Q: Please speak about your background as a Naval officer and aviator and how that has informed your sensibility as an artist.

The studio yesterday

The studio yesterday

A:  At the age of 25 I got my private pilot’s license before spending the next two years amassing thousands of hours of flight time as I earned every flying license and rating I could, ending with a Boeing-727 flight engineer certificate. I joined the Navy when I was 29. I used to think that the 7 years I spent on active duty were wasted – during those 7 years I should have been working on my art – but I see things differently now. The Navy taught me to be disciplined, to be goal-oriented and focused, to love challenges, and in everything I do, to pay attention to the details. Trying to make it as an artist in New York is nothing BUT challenges so these qualities serve me well, whether I’m creating paintings, shooting and printing photographs, or trying to understand the art business and keep up with social media.  I enjoy spending long solitary hours working to become a better artist. I am meticulous about craft and will not let a work out of my studio or out of the darkroom until it is as good as I can make it.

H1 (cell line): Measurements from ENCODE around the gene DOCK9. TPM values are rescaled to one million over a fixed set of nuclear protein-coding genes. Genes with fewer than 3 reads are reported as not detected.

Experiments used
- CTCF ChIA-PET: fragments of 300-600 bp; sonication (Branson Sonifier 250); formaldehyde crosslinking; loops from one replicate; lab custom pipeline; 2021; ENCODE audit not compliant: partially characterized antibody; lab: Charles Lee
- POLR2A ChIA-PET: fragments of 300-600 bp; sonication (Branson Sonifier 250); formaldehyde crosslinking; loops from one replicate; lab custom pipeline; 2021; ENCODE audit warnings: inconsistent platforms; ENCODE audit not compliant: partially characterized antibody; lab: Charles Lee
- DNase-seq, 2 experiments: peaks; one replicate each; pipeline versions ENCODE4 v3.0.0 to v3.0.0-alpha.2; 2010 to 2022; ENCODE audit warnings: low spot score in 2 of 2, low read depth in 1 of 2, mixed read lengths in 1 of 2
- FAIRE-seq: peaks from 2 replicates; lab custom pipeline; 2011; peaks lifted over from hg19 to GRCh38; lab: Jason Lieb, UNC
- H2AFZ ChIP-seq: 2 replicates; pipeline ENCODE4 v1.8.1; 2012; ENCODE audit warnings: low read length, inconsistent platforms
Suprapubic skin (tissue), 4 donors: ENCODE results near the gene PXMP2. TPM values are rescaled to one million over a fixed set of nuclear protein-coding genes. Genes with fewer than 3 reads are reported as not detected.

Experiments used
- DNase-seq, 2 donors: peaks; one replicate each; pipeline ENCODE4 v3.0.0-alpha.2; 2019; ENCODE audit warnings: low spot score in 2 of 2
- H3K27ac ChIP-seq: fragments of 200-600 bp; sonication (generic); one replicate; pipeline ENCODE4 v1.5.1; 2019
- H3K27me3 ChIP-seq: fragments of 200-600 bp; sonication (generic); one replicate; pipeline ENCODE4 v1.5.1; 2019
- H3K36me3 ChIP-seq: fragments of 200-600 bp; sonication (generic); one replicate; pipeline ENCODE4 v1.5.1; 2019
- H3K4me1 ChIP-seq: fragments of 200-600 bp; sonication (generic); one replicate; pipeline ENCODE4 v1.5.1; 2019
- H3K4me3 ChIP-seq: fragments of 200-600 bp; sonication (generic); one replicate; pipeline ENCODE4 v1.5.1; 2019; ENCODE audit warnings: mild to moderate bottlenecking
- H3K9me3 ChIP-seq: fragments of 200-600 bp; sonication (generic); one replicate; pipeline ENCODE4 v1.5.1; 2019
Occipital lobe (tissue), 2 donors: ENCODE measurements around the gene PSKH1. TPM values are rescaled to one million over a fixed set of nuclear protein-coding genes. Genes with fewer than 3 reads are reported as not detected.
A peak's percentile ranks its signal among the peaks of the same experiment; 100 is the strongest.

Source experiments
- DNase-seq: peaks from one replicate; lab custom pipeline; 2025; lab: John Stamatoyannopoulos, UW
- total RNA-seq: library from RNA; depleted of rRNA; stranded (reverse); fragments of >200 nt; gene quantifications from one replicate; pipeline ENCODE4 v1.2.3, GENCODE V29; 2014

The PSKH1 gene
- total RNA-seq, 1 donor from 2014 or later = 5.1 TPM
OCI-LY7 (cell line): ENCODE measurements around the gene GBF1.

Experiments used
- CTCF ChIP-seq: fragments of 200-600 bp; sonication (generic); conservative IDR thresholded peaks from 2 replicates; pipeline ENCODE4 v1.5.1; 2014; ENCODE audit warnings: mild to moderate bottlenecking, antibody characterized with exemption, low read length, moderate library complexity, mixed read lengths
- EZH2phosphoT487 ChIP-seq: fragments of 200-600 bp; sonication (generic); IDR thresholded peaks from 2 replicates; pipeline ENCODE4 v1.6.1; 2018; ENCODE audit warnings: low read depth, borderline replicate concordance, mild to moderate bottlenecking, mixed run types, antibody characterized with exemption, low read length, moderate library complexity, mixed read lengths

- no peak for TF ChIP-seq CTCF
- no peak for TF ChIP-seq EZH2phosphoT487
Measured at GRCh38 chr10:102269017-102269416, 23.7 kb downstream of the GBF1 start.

Comments are welcome!

About barbararachkoscoloreddust

Barbara’s thoughts on art, the creative process, soft pastel, the inspiration she finds in travel, what it’s like to be an artist in New York, and other wisdom for artists as we travel our solitary and sometimes lonely roads.

Posted on February 2, 2013, in 2013, An Artist's Life, Black Paintings, Creative Process, Gods and Monsters, Inspiration, Studio, Working methods and tagged , , , , , , , , , , , , , , , , , , , , , , , , , , , , , , , , , , , , , , . Bookmark the permalink. 2 Comments.

  1. That’s an amazing background, Barbara! I had once thought of taking flying lessons. I have never been in the military, but I (and probably other non-inititates) think of the military as all about taking orders, following the guidebook/rulebook, so I can’t help wonder about your statement that the military made you *goal oriented.* Please give an example so that I can understand?

    • Marie, as a Commander(to keep the story short, I left out telling how after I left active duty, I stayed in the Navy Reserve and retired as a Commander), I was on the order-GIVING side. I still miss the days when I just had to ask someone to do a job once. Then they not only did it, but they usually did it superbly, far beyond my expectations. The Navy is all about planning, setting goals, and whatever the task at hand, taking a high degree of responsibility by doing the best work you can.

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